and confirmed to date. These types of meteorites are so rare that they
can be worth more than 10 times the price of gold.

With such a high value it's no wonder that there are people like the Meteorite
Guy - who sold Andy Weir his Martian rock - world travelers who scour
the globe on a quest to find meteorites.

So what happens if someone finds a meteorite in their backyard? Is it

The answer is: it depends what country the backyard is in. "In the United
States, the meteorite belongs to the person who owns the land," Baalke

But if someone finds a meteorite on public land in the United States,
the laws are a bit more cumbersome. According to the Bureau of Land Management
"collection of meteorites is limited to certain public lands." Basically,
if someone finds a potential meteorite on public property, they should
ask for permission before taking it.

Other parts of the world are flat out against any "finders keepers" meteorite
policy. In Australia, for example the Museum Act stipulates that any meteorite
that lands in South Australia is "property of the Crown."

If you're in the market to purchase a meteorite, you'll want to save up.
Andy Weir's Martian rock was only 31.39 grams (about the size of a large
acorn) and cost a whopping $10,000, which Baalke said is actually a great
price for a [Mars] meteorite.

Weir told TechCrunch that his meteorite came with paperwork explaining
the geological analysis that had been performed on the rock validating
its origin. He said many people will also have their meteorites confirmed
by third parties.

A list of Martian meteorites discovered to date is kept here and lunar
meteorites here. Most meteorites are broken into smaller pieces in order
to be sold to a higher number of buyers. Weir's Martian rock came from
the Northwest Africa 7635 meteorite which was found in Morocco in 2012.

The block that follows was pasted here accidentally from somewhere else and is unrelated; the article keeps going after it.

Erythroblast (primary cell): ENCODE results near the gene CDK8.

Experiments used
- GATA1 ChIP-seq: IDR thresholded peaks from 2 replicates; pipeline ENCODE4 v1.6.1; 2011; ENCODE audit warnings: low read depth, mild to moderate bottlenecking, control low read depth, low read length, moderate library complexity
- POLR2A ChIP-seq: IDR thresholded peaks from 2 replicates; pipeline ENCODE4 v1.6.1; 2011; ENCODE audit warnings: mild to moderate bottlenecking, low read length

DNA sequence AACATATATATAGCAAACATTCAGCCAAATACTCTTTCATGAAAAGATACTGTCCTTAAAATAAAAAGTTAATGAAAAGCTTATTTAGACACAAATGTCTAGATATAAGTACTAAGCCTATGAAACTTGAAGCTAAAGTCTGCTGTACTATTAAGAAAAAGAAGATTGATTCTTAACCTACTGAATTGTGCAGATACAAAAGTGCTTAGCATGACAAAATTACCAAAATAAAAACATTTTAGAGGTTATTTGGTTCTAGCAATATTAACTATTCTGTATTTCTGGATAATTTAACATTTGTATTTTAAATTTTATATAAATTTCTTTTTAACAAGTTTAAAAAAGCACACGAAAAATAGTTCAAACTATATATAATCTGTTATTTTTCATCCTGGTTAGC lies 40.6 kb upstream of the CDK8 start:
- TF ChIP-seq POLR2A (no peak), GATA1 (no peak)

If You Can Own A Space Rock, Can You Own A Rock In Space?

We've established that it's possible to own pieces of planetary bodies
on Earth. But who owns the rest of the moon, or Mars, or any of the asteroids?
These are important questions for companies like Moon Express, which is
working on the technology required to extract valuable resources from
the Moon.

Recent legislation, signed by President Barack Obama in November of 2015,
cleared things up for many entrepreneurs planning to profit from space-based
resources. The Commercial Space Launch Competitiveness Act (H.R. 2262)
stated that U.S. companies are entitled to maintain property rights of
resources they've obtained from outer space.

Bob Richards, CEO of the Moon Express, told TechCrunch that H.R. 2262
is helpful to companies like his because it explicitly outlines private
sector's rights to resources they extract in space. These same rights
were only implicit in the 1967 Outer Space Treaty, which was the only
relevant law prior to H.R. 2262.

The Outer Space Treaty dictated that nations could not own celestial bodies,
but it never said anything about private companies or individuals. H.R.
2262 set up provisions for supervising private players who conduct space
resource activities. It also remains consistent with the Outer Space Treaty,
which Richards calls a "remarkably visionary and powerful document, with
important provisions governing all activities in space."

In an op-ed for SpaceNews, Richards compared the extraction of space resources
to fishing in international waters.

"The situation of a private company wanting to extract resources from
a sovereign-free celestial body is similar to a commercial fishing vessel
in international waters. They argue that the boat flies the flag of a
country under whose laws it is bound; it is there for peaceful purposes
and has a right of noninterference; and while it doesn't own the water
(land) or the fish (resources) in the water, it has a right to the ownership
of the fish once extracted." -Bob Richards

If Andy Weir would like to expand his Martian rock collection, there are
now laws in place that would allow him to keep any rocks he extracted
from the Red Planet by his own means. The hard part, of course, is developing
the extraction technology itself.

H.R. 2262 was a crucial step for those who are currently dedicating time
and money to build out the right space resource extraction technology.
The new legislation instills regulatory confidence in space entrepreneurs
and their investors and allows them to rest assured that they're operating
safely within the law.
Received on Thu 28 Jan 2016 07:10:03 PM PST